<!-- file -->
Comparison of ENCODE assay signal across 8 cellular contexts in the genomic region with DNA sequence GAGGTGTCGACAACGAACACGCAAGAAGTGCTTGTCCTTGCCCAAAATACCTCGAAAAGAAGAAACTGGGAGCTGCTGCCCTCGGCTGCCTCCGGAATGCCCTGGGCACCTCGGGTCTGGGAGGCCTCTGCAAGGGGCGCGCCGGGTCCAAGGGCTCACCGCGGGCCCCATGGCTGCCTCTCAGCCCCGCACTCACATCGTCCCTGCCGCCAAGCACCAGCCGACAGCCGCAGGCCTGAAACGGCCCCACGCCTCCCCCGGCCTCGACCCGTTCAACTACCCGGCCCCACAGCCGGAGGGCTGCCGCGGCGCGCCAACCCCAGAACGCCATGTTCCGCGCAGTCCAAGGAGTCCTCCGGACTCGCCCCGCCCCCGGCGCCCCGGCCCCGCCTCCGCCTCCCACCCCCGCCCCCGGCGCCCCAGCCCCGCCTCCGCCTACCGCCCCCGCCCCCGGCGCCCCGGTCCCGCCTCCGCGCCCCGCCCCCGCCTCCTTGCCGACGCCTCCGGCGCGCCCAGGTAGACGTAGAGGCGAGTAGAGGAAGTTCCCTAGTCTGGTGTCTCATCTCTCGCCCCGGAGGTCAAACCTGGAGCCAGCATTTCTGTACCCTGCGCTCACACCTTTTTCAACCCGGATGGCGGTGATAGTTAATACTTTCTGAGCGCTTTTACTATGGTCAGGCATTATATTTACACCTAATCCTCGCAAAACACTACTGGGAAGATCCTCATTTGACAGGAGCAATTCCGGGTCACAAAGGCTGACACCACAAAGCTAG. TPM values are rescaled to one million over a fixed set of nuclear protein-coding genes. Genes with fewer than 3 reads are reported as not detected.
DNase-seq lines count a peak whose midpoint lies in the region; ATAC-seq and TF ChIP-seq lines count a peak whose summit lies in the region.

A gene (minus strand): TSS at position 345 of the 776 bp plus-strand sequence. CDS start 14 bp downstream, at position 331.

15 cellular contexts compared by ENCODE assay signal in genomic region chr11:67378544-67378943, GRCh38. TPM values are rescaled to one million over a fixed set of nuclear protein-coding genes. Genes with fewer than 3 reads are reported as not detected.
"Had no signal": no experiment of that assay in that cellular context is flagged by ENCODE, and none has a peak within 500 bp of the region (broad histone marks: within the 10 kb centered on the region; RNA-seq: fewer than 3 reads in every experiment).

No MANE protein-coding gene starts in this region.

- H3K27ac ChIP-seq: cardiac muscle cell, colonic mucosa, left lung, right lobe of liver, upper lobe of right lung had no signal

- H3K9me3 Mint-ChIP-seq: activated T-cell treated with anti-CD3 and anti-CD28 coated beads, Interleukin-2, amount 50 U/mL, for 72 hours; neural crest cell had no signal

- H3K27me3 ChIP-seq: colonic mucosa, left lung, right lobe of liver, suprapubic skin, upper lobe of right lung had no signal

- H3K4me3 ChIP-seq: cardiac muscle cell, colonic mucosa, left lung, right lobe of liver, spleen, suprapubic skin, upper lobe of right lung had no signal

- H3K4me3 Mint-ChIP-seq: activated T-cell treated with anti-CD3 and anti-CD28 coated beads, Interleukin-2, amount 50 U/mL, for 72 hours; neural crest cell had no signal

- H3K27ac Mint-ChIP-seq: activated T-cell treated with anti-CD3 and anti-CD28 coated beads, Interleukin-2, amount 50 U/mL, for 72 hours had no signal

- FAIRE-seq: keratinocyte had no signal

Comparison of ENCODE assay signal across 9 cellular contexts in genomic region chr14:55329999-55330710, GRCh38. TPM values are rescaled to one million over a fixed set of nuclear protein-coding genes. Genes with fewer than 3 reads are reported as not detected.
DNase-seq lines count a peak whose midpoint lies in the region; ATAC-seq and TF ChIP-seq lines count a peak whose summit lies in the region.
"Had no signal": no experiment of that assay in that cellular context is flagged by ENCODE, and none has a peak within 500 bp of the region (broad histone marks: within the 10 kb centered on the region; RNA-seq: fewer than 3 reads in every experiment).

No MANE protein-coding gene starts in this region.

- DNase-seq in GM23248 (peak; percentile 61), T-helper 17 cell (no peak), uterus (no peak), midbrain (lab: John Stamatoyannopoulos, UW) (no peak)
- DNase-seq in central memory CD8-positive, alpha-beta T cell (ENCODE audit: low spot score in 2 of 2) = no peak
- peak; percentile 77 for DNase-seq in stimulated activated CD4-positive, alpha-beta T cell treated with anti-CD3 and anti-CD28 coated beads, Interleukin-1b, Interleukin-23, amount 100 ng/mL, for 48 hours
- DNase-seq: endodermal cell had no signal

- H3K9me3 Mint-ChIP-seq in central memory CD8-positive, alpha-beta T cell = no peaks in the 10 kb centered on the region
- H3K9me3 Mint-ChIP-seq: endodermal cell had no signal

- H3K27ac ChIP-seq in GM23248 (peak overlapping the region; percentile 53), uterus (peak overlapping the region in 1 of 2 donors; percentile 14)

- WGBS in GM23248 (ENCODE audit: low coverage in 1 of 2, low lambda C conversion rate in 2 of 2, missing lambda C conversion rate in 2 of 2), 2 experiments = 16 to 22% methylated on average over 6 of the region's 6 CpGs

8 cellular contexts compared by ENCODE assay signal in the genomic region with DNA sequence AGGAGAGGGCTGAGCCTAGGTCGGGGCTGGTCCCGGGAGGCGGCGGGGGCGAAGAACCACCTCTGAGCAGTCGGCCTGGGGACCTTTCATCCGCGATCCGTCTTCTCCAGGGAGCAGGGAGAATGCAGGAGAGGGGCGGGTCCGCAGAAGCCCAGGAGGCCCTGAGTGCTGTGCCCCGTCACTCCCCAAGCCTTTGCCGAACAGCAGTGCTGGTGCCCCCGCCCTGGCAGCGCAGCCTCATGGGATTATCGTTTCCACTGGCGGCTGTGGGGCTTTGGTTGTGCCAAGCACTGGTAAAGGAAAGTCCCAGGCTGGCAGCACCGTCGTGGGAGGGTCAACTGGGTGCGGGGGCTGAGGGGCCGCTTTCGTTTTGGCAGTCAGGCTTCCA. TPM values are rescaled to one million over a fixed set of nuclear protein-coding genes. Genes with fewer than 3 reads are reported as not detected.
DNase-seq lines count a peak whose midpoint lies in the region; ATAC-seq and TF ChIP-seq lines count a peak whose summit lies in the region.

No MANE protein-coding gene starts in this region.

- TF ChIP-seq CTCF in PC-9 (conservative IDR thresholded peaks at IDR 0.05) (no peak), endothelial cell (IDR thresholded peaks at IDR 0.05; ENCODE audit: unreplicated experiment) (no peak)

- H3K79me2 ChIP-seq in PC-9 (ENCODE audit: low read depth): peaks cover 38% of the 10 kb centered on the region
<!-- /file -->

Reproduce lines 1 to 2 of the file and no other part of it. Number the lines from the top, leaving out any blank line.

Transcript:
Comparison of ENCODE assay signal across 8 cellular contexts in the genomic region with DNA sequence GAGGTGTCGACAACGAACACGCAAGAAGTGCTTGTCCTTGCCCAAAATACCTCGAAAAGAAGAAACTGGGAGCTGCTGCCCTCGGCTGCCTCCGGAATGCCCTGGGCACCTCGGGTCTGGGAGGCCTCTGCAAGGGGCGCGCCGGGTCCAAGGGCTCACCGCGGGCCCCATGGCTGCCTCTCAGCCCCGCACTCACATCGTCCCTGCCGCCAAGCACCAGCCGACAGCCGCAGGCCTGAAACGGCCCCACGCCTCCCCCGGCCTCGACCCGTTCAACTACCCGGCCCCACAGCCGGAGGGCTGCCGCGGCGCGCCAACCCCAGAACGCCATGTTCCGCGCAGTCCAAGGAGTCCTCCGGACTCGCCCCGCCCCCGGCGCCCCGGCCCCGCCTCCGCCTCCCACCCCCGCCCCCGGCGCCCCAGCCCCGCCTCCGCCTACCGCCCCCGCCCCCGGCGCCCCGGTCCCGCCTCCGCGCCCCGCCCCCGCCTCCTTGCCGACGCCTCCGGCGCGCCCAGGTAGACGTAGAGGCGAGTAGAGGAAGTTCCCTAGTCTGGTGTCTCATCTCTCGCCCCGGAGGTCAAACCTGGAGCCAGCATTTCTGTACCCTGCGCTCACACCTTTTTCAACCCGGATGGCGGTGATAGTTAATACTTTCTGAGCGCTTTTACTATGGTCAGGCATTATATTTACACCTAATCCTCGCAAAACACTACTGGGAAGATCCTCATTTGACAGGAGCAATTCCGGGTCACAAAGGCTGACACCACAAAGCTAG. TPM values are rescaled to one million over a fixed set of nuclear protein-coding genes. Genes with fewer than 3 reads are reported as not detected.
DNase-seq lines count a peak whose midpoint lies in the region; ATAC-seq and TF ChIP-seq lines count a peak whose summit lies in the region.